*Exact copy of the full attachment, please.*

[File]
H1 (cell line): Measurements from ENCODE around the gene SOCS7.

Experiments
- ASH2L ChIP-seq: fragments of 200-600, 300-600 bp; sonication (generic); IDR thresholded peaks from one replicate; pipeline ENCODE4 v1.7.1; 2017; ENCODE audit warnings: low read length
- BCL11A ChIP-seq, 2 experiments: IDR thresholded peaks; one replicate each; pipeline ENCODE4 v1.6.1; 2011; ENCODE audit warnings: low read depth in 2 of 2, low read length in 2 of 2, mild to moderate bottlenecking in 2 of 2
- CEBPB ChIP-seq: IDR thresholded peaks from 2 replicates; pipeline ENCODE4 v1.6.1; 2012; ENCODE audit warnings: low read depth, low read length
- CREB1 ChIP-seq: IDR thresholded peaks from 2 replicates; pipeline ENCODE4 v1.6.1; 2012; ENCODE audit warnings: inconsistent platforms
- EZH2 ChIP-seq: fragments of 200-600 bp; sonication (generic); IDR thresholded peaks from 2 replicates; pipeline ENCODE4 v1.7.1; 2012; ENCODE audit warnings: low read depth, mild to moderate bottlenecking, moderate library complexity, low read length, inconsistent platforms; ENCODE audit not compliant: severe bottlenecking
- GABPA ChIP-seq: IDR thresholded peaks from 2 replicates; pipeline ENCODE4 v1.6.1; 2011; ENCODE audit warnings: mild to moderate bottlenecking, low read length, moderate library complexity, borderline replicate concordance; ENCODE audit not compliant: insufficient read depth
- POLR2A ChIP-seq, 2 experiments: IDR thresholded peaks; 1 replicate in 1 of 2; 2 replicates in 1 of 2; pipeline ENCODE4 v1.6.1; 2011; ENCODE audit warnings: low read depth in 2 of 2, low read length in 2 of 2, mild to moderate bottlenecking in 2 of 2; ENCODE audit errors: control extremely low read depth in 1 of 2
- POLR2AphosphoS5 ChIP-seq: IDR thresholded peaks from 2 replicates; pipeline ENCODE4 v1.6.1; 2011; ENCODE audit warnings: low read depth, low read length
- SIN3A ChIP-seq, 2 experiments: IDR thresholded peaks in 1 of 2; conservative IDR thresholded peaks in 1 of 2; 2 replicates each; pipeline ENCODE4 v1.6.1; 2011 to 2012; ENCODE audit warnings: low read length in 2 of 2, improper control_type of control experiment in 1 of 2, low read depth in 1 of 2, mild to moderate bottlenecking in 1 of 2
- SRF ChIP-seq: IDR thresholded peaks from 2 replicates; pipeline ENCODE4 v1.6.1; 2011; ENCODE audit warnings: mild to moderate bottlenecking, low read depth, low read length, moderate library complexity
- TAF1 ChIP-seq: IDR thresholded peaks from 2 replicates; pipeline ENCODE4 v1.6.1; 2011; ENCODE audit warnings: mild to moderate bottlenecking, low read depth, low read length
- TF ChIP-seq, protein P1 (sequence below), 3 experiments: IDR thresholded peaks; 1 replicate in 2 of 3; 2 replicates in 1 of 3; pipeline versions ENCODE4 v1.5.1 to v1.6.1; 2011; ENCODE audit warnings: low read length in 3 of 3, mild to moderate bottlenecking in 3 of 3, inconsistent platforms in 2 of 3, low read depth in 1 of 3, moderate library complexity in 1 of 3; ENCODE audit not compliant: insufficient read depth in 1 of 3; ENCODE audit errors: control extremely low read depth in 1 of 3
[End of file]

H1 (cell line): Measurements from ENCODE around the gene SOCS7.

Experiments
- ASH2L ChIP-seq: fragments of 200-600, 300-600 bp; sonication (generic); IDR thresholded peaks from one replicate; pipeline ENCODE4 v1.7.1; 2017; ENCODE audit warnings: low read length
- BCL11A ChIP-seq, 2 experiments: IDR thresholded peaks; one replicate each; pipeline ENCODE4 v1.6.1; 2011; ENCODE audit warnings: low read depth in 2 of 2, low read length in 2 of 2, mild to moderate bottlenecking in 2 of 2
- CEBPB ChIP-seq: IDR thresholded peaks from 2 replicates; pipeline ENCODE4 v1.6.1; 2012; ENCODE audit warnings: low read depth, low read length
- CREB1 ChIP-seq: IDR thresholded peaks from 2 replicates; pipeline ENCODE4 v1.6.1; 2012; ENCODE audit warnings: inconsistent platforms
- EZH2 ChIP-seq: fragments of 200-600 bp; sonication (generic); IDR thresholded peaks from 2 replicates; pipeline ENCODE4 v1.7.1; 2012; ENCODE audit warnings: low read depth, mild to moderate bottlenecking, moderate library complexity, low read length, inconsistent platforms; ENCODE audit not compliant: severe bottlenecking
- GABPA ChIP-seq: IDR thresholded peaks from 2 replicates; pipeline ENCODE4 v1.6.1; 2011; ENCODE audit warnings: mild to moderate bottlenecking, low read length, moderate library complexity, borderline replicate concordance; ENCODE audit not compliant: insufficient read depth
- POLR2A ChIP-seq, 2 experiments: IDR thresholded peaks; 1 replicate in 1 of 2; 2 replicates in 1 of 2; pipeline ENCODE4 v1.6.1; 2011; ENCODE audit warnings: low read depth in 2 of 2, low read length in 2 of 2, mild to moderate bottlenecking in 2 of 2; ENCODE audit errors: control extremely low read depth in 1 of 2
- POLR2AphosphoS5 ChIP-seq: IDR thresholded peaks from 2 replicates; pipeline ENCODE4 v1.6.1; 2011; ENCODE audit warnings: low read depth, low read length
- SIN3A ChIP-seq, 2 experiments: IDR thresholded peaks in 1 of 2; conservative IDR thresholded peaks in 1 of 2; 2 replicates each; pipeline ENCODE4 v1.6.1; 2011 to 2012; ENCODE audit warnings: low read length in 2 of 2, improper control_type of control experiment in 1 of 2, low read depth in 1 of 2, mild to moderate bottlenecking in 1 of 2
- SRF ChIP-seq: IDR thresholded peaks from 2 replicates; pipeline ENCODE4 v1.6.1; 2011; ENCODE audit warnings: mild to moderate bottlenecking, low read depth, low read length, moderate library complexity
- TAF1 ChIP-seq: IDR thresholded peaks from 2 replicates; pipeline ENCODE4 v1.6.1; 2011; ENCODE audit warnings: mild to moderate bottlenecking, low read depth, low read length
- TF ChIP-seq, protein P1 (sequence below), 3 experiments: IDR thresholded peaks; 1 replicate in 2 of 3; 2 replicates in 1 of 3; pipeline versions ENCODE4 v1.5.1 to v1.6.1; 2011; ENCODE audit warnings: low read length in 3 of 3, mild to moderate bottlenecking in 3 of 3, inconsistent platforms in 2 of 3, low read depth in 1 of 3, moderate library complexity in 1 of 3; ENCODE audit not compliant: insufficient read depth in 1 of 3; ENCODE audit errors: control extremely low read depth in 1 of 3